“House, Garden and Children alike charming”: With E. A. Delafield to Devon
If we were to talk literary history – not that anyone would want that really, but let’s just pretend for a moment we do – E. M. Delafield’s ‘Diary of a Provincial Lady’ would have to be discussed as the historic model for the one of Bridget Jones. The silent monologues (if you want the technical term, it’s soliloquy) of the disaster-prone housewife from Devonshire about the challenges encountered in the form of taciturn men, boastful neighbours and the general defiances of social life in Britain of the late 1920s form the urtext of Bridget’s – “Oh God. Must put sheets on bed!” – ‘notes to self’. (Yes, the plural of soliloquy is soliluquies. Or was it soliloquyoi? Must remember to finally learn French!)
With summer coming, it is time not only to go light on the thread count of your Egyptian cotton sheets (Must remember that Maude said to get Percale weave this year!) but order a new stack of lighter reading. Good thing that there are all together five little volumes into which the curiously dry-witted, ungrammatical reflections of Delafield, written originally as a column running weekly first in Time and Tide and then in Punch, were bound.
Born in East Sussex as Edmee Elizabeth Monica de la Pasture in 1890, Delafield was anything but an ordinary housewife. At twenty one, she had entered a French convent in Belgium. Worldviews collided – in particular hers with that of the mother superior’s – and she was out again 18 months later. Working as a nurse during World War I, she published her first novel in 1917, on which, from thereon, one or two titles followed every year, and which regularly made it onto the best sellers lists.
Diary of a Provincial Lady was in many respects an autobiographic account of the various storms in a teacup that a life as an upper-middle class mother of two with a French nanny would hold in stock for her in the Devonshire village of Kentisbeare. Delafield’s own mother was a well-known novelist who wrote under the name Mrs Henry de la Pasteure and was apparently much admired by Evelyn Waugh. Her own pen name – de la Field – was a play on her mother’s pastoral choice for a pseudonym.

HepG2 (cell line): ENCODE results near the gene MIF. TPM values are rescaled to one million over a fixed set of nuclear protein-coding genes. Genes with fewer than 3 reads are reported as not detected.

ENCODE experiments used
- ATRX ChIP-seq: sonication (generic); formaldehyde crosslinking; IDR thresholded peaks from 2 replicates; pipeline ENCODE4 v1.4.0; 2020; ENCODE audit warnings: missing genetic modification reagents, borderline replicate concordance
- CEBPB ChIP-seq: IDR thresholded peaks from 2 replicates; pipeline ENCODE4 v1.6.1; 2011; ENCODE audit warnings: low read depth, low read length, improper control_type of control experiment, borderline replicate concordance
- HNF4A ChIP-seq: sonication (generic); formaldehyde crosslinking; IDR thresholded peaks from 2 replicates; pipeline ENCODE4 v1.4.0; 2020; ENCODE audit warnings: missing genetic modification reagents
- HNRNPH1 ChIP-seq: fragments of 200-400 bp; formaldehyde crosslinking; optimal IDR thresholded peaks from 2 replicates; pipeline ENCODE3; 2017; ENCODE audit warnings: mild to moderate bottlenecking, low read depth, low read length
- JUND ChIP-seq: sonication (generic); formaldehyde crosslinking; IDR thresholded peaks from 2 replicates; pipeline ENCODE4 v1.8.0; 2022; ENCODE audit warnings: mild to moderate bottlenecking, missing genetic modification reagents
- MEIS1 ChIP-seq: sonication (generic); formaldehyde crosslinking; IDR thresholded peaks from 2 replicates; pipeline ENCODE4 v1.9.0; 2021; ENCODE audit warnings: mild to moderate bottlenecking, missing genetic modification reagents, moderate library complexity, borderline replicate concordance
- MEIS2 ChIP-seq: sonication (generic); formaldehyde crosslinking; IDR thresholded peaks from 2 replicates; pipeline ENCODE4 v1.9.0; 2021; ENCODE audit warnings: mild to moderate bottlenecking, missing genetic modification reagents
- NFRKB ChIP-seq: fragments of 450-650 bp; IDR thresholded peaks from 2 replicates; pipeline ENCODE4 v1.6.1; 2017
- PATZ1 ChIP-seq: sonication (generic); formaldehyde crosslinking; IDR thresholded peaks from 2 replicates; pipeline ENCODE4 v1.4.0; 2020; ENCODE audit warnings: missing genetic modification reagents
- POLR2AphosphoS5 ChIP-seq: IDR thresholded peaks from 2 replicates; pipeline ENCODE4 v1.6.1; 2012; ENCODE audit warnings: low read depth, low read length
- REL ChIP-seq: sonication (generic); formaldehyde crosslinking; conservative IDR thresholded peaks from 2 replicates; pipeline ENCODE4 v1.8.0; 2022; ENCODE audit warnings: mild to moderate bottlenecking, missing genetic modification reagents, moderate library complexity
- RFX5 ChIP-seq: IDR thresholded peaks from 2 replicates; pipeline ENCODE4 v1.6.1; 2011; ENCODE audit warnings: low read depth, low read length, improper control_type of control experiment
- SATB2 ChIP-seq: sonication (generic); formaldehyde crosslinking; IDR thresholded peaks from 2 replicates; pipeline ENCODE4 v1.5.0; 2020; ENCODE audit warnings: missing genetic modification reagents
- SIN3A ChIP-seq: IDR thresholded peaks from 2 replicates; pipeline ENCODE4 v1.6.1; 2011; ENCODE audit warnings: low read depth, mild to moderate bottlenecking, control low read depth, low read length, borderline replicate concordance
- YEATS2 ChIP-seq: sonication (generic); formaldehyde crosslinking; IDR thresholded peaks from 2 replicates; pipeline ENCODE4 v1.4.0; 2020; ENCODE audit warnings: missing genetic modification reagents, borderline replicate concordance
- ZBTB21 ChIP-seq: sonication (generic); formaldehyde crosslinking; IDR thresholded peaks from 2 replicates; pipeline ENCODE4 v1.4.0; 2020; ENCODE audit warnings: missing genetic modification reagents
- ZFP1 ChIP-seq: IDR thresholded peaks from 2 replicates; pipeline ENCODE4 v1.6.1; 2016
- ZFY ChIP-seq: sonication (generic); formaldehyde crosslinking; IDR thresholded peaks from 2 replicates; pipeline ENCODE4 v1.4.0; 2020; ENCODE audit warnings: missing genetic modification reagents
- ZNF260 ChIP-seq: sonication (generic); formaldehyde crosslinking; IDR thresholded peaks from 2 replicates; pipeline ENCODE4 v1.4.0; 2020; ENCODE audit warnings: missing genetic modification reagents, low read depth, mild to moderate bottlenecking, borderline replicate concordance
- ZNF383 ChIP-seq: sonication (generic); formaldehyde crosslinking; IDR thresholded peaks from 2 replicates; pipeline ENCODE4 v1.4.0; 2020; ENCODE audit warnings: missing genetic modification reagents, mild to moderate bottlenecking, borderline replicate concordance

Delafield’s obsession with style, taste, and social performance, paired with a persistence on her own ordinariness was the tone chosen by a number of English and American women writers of the 1920s and 30s, whose witty musings about self and society turned them into small-scale celebrities – think today’s yummy mummies without an Instagram account and a bigger bookshelf.
For many of these writers, taste in books was an important indicator of character. In the Diary of a Provincial Lady, reading, and books in general are a central topic. Typically, the heroine’s imaginary exercises to fashion herself into literary characters are interrupted by intrusion of minor issues arising with major ado in the domestic domain.